National Crime Victims’ Rights Week (NCVRW) April 18–24, 2021
By Anna Nasset and Sue Russell
The theme of National Crime Victims’ Rights Week (NCVRW) this year is support victims, build trust and engage communities.
This article will demonstrate just how the Mad River Valley has and continues to support victims, build trust and engage communities. The faces of crime victims are our family, friends, neighbors and community members. Today, we want to highlight some of the faces you know and urge you to be aware of the unknown victims of crime in your community
Recently, we, Anna Nasset and Sue Russell, along with Vermont victim advocate Amy Farr and national victim advocate Anne Seymour, spent time together on The Mend. The Mend is a podcast hosted by Anna, sponsored by the Center for Crime Victim Services, which also airs on MRVTV. Together, we looked back at Sue’s story and the victim service field’s growth over the last 30 years.
Sue, formerly a Mad River Valley resident, shared her survivorship story. In June 1992, she was kidnapped, raped and nearly beaten to death by a man she did not know but who had also lived in the Mad River Valley. He was captured four days later and served 23 years in prison. He was released in April 2015. As he had served his time, his only requirement was to be placed on the Vermont Sex Offender registry list. He was considered untreated and had a high risk to re-offend.
We also discussed the Mad River Valley’s community response when the offender was released. The Valley’s response was truly unique and set a precedent for other communities to follow. The response provided fits right in with this year’s NCVR theme. It supported Sue and other victims and built trust among the community. And it engaged the community. Along with other community support activities, a Mad River Valley forum was held the night before his release. A panel of professionals such as representatives from law enforcement, the VT Sex Offender registry, victim advocates, including Amy and Anne, came together to engage the broader community on support for Sue, her family and safety for the wider community.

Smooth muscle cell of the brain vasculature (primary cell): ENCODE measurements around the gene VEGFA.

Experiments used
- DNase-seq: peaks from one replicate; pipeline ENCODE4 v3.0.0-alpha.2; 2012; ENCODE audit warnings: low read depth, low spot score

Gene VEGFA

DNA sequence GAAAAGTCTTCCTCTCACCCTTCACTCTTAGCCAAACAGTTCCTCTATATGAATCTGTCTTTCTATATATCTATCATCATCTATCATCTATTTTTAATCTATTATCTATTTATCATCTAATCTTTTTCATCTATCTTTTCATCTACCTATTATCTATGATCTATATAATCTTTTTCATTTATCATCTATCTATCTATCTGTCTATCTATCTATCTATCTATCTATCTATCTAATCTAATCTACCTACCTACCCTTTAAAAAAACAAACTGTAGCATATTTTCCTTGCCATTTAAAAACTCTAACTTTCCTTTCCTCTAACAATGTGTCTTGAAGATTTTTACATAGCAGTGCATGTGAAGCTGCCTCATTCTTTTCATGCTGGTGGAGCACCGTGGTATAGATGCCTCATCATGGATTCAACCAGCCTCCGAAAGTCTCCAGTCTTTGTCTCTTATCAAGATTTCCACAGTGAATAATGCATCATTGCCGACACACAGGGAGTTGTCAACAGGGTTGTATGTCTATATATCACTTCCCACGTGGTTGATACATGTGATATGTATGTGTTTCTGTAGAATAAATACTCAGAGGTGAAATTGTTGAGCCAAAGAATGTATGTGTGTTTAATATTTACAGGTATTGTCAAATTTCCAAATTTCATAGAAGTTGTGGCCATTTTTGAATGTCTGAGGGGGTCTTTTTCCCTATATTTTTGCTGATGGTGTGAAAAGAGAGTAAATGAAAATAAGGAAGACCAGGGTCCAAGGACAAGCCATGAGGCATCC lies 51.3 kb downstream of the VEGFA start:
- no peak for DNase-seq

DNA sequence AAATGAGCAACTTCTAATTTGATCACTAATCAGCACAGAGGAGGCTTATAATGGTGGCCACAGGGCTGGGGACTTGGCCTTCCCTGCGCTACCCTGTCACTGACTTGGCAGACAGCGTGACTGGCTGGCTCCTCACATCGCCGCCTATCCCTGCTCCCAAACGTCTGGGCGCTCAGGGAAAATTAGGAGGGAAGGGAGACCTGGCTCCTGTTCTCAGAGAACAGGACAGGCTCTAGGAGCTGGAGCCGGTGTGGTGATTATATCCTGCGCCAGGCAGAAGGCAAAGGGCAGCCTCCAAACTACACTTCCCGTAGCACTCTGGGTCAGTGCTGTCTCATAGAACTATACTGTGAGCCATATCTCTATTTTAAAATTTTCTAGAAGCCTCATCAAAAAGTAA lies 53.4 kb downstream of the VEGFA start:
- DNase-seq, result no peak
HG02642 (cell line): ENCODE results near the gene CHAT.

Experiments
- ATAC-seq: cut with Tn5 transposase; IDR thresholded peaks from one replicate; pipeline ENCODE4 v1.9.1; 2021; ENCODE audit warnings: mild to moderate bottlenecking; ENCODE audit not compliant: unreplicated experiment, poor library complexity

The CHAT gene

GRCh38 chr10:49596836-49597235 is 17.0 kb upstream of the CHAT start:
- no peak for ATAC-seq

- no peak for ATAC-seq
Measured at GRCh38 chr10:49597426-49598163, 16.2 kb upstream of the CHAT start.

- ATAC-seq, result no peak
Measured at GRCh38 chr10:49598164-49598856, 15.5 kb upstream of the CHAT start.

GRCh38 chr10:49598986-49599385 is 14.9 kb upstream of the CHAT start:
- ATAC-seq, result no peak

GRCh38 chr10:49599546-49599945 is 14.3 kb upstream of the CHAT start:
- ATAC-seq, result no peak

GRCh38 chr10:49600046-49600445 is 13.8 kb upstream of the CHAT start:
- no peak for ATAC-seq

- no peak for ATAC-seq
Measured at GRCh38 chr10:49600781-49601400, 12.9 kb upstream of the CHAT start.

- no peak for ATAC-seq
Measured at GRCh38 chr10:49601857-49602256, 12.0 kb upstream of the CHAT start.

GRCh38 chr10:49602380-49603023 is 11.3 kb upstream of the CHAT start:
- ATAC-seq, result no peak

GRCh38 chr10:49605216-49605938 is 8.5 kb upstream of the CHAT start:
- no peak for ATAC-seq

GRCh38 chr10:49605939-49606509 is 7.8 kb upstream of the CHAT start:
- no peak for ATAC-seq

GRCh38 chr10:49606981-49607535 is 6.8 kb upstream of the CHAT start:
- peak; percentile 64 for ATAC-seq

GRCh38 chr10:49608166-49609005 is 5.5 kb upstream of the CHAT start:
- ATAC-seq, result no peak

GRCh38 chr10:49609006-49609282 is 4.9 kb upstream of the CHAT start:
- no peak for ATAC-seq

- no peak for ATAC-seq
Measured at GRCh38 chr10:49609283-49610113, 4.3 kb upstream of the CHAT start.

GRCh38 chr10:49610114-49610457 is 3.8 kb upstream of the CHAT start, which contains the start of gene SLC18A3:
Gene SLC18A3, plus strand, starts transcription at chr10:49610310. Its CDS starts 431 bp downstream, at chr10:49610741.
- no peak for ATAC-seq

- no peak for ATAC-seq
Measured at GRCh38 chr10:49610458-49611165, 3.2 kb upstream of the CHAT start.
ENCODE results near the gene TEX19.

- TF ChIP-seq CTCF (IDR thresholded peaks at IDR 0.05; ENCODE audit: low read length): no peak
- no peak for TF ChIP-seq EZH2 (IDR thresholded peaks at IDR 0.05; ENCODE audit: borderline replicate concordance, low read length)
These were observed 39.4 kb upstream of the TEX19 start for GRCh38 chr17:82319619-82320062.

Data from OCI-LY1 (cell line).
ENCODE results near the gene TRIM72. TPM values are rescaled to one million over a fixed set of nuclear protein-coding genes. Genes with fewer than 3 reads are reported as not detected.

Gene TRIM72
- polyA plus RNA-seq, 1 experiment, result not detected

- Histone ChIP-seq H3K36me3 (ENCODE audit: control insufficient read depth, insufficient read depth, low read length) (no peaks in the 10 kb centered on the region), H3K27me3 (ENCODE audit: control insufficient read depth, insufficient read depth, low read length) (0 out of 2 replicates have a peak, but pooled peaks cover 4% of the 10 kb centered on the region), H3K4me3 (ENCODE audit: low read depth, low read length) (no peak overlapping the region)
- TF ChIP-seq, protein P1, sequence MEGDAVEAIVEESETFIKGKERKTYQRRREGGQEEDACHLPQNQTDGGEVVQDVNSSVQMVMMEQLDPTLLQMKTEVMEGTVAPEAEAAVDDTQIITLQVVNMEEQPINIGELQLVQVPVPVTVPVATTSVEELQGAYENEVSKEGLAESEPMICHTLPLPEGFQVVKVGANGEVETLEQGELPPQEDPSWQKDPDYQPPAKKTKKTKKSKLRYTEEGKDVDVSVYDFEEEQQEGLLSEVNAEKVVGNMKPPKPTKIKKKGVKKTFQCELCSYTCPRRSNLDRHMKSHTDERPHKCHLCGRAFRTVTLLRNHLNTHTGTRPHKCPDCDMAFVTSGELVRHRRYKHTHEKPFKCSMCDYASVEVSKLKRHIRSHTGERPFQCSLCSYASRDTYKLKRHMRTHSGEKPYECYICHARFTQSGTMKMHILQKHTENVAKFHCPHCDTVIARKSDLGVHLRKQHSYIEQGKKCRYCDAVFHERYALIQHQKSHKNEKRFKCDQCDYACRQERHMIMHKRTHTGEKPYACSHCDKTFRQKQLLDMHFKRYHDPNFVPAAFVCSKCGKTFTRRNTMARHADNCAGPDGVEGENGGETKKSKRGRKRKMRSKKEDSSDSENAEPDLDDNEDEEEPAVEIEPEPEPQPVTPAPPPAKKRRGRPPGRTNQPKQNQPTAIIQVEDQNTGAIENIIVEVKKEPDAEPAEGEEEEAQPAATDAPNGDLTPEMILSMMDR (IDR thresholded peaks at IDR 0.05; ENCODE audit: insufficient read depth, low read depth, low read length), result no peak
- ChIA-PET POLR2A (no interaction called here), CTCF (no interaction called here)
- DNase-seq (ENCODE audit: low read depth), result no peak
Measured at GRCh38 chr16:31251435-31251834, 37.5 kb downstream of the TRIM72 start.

Anna shared snippets of her story of victimhood and survivorship (stalked by a stranger for over a decade who has often threatened harm), highlighting the safety she felt in the Mad River Valley community. Anna shared that once she learned of Sue’s story, after moving here and the incredible community response, she knew that she had found a place where she would be safely held and protected by her community when the offender in her case is released.
We, Sue and Anna, agreed if it were not for the trust built with their victim service providers and the support they received when moving through the criminal justice system, they would not be able to share their stories and move through their lives in the ways they have chosen. Both Anne Seymour and Amy Farr played vital roles in Sue’s case, and Anna was fortunate enough to work with Amy, preparing her for trial.
The Mend podcast also discussed Amy, Anne and Sue’s involvement in the victim rights movement and the changes they have seen and facilitated over the years. Victims have many more rights than they did in 1992, but all agreed, there is a long journey ahead.
This two-part episode of The Mend truly embodies the theme of this year’s National Crime Victims’ Rights Week. You can view it at various times on MRVTV and links to the podcast and YouTube recording can be found on https://www.standupresources.com/podcast.